Chemical potential
Overview
 
Chemical potential, symbolized by μ, is a measure first described by the American engineer, chemist and mathematical physicist Josiah Willard Gibbs. It is the potential that a substance has to produce in order to alter a system. In broadest terms, it is an analogue to electric potential
Electric potential
In classical electromagnetism, the electric potential at a point within a defined space is equal to the electric potential energy at that location divided by the charge there...

 or gravitational potential, utilizing the same idea of force fields as being the cause of things moving, be they charges, masses, or, in this case, chemicals.
Encyclopedia
Chemical potential, symbolized by μ, is a measure first described by the American engineer, chemist and mathematical physicist Josiah Willard Gibbs. It is the potential that a substance has to produce in order to alter a system. In broadest terms, it is an analogue to electric potential
Electric potential
In classical electromagnetism, the electric potential at a point within a defined space is equal to the electric potential energy at that location divided by the charge there...

 or gravitational potential, utilizing the same idea of force fields as being the cause of things moving, be they charges, masses, or, in this case, chemicals. He defined it as follows:
Gibbs later noted also that for the purposes of this definition, any chemical element
Chemical element
A chemical element is a pure chemical substance consisting of one type of atom distinguished by its atomic number, which is the number of protons in its nucleus. Familiar examples of elements include carbon, oxygen, aluminum, iron, copper, gold, mercury, and lead.As of November 2011, 118 elements...

 or combination of elements in given proportions may be considered a substance, whether capable or not of existing by itself as a homogeneous body. Chemical potential is also referred to as partial molar Gibbs energy (see also partial molar property
Partial molar property
A partial molar property is a thermodynamic quantity which indicates how an extensive property of a solution or mixture varies with changes in the molar composition of the mixture at constant temperature and pressure, or for constant values of the natural variables of the extensive property...

). Chemical potential is measured in units of energy/particle or, equivalently, energy/mole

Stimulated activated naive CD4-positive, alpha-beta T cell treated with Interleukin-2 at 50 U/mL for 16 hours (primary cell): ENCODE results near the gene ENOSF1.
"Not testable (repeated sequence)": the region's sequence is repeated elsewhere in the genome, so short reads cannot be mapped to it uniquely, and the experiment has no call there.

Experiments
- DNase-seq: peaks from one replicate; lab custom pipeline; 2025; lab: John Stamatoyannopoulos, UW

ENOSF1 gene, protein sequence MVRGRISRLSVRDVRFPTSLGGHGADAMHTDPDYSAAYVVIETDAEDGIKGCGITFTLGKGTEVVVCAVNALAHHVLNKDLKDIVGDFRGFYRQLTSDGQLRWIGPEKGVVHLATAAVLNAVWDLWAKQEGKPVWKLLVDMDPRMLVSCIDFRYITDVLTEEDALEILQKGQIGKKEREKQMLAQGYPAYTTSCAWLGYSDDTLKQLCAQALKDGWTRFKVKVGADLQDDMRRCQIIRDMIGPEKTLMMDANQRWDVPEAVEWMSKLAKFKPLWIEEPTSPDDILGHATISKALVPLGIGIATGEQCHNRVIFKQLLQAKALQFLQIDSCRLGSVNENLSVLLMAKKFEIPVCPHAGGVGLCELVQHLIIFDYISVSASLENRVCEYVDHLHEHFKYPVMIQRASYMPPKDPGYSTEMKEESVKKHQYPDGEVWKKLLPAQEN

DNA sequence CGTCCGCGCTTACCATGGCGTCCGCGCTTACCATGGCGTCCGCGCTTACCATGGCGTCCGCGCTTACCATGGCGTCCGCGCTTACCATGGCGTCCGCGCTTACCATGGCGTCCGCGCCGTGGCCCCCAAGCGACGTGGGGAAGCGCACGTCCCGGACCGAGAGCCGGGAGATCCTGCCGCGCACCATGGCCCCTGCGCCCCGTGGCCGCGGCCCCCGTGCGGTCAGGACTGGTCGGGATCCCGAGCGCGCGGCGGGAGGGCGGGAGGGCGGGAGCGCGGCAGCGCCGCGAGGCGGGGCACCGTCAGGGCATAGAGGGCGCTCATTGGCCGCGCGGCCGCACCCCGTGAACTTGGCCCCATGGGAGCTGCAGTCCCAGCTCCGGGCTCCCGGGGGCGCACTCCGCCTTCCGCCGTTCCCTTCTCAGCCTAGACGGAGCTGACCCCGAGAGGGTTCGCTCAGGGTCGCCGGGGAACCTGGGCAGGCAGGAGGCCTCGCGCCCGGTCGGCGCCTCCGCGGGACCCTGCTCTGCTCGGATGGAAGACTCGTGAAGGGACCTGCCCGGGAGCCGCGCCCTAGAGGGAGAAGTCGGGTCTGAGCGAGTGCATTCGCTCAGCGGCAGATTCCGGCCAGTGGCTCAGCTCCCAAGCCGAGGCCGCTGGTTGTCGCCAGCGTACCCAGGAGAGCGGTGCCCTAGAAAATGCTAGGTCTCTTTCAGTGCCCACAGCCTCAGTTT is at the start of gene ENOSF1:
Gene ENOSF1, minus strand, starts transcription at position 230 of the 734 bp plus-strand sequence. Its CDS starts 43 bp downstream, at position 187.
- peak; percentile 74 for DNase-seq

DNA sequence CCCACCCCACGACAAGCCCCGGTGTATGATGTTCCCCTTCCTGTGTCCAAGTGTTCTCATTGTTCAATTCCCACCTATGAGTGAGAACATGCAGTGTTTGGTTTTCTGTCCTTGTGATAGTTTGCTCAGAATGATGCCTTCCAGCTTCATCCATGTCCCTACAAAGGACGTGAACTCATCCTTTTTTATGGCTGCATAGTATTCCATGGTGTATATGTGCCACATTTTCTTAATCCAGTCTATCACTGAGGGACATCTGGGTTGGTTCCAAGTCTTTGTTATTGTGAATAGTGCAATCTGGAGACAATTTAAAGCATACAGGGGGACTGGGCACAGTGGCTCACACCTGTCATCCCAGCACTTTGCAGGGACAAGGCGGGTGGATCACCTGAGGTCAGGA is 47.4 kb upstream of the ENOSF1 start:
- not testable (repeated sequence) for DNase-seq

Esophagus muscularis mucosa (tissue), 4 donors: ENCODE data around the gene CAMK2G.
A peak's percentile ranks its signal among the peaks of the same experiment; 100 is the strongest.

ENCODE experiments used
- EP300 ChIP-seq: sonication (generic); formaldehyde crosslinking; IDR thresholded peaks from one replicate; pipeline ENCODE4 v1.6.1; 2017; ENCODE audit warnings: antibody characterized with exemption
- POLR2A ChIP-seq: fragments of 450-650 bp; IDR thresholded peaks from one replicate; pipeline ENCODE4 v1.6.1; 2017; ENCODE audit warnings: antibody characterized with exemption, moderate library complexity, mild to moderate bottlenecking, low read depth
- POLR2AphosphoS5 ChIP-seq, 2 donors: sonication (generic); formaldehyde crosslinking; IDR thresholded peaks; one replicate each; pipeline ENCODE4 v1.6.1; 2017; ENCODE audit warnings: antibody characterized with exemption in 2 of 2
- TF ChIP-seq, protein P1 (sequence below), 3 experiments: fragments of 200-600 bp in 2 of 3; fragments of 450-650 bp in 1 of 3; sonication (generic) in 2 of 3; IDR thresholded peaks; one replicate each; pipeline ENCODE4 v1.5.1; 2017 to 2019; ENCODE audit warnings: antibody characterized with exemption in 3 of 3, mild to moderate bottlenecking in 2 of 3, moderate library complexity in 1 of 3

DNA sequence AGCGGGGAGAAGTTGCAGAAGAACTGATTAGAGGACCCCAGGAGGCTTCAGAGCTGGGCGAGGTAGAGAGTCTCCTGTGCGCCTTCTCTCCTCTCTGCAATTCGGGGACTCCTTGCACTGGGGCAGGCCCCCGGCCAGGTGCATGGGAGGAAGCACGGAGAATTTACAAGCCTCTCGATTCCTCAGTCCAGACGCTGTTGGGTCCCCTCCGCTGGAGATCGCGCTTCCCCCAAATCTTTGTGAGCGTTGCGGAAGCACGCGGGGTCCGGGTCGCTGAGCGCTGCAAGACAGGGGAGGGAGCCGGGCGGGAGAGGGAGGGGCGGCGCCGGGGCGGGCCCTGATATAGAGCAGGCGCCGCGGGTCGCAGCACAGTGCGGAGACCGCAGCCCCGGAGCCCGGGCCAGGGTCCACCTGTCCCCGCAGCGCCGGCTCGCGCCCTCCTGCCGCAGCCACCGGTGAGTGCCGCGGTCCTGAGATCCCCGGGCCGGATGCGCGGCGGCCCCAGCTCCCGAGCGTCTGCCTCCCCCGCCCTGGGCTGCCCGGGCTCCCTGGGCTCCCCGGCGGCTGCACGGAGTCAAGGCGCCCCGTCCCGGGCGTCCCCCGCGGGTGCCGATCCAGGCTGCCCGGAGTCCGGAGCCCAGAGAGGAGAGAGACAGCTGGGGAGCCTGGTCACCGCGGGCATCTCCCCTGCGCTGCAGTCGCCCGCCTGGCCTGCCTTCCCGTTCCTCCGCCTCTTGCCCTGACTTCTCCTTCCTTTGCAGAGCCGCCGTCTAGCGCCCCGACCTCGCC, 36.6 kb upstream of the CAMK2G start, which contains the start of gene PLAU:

Mole (unit)
The mole is a unit of measurement used in chemistry to express amounts of a chemical substance, defined as an amount of a substance that contains as many elementary entities as there are atoms in 12 grams of pure carbon-12 , the isotope of carbon with atomic weight 12. This corresponds to a value...

.

The term chemical potential can be used in thermodynamics
Thermodynamics
Thermodynamics is a physical science that studies the effects on material bodies, and on radiation in regions of space, of transfer of heat and of work done on or by the bodies or radiation...

 and physics
Physics
Physics is a natural science that involves the study of matter and its motion through spacetime, along with related concepts such as energy and force. More broadly, it is the general analysis of nature, conducted in order to understand how the universe behaves.Physics is one of the oldest academic...

 for any system undergoing change. Chemistry
Chemistry
Chemistry is the science of matter, especially its chemical reactions, but also its composition, structure and properties. Chemistry is concerned with atoms and their interactions with other atoms, and particularly with the properties of chemical bonds....

 usually restricts the term chemical potential to chemical change or to physical changes that might influence the course of a chemical reaction (phase, concentration, etc.) or to a property such as electron density. In modern statistical physics
Statistical physics
Statistical physics is the branch of physics that uses methods of probability theory and statistics, and particularly the mathematical tools for dealing with large populations and approximations, in solving physical problems. It can describe a wide variety of fields with an inherently stochastic...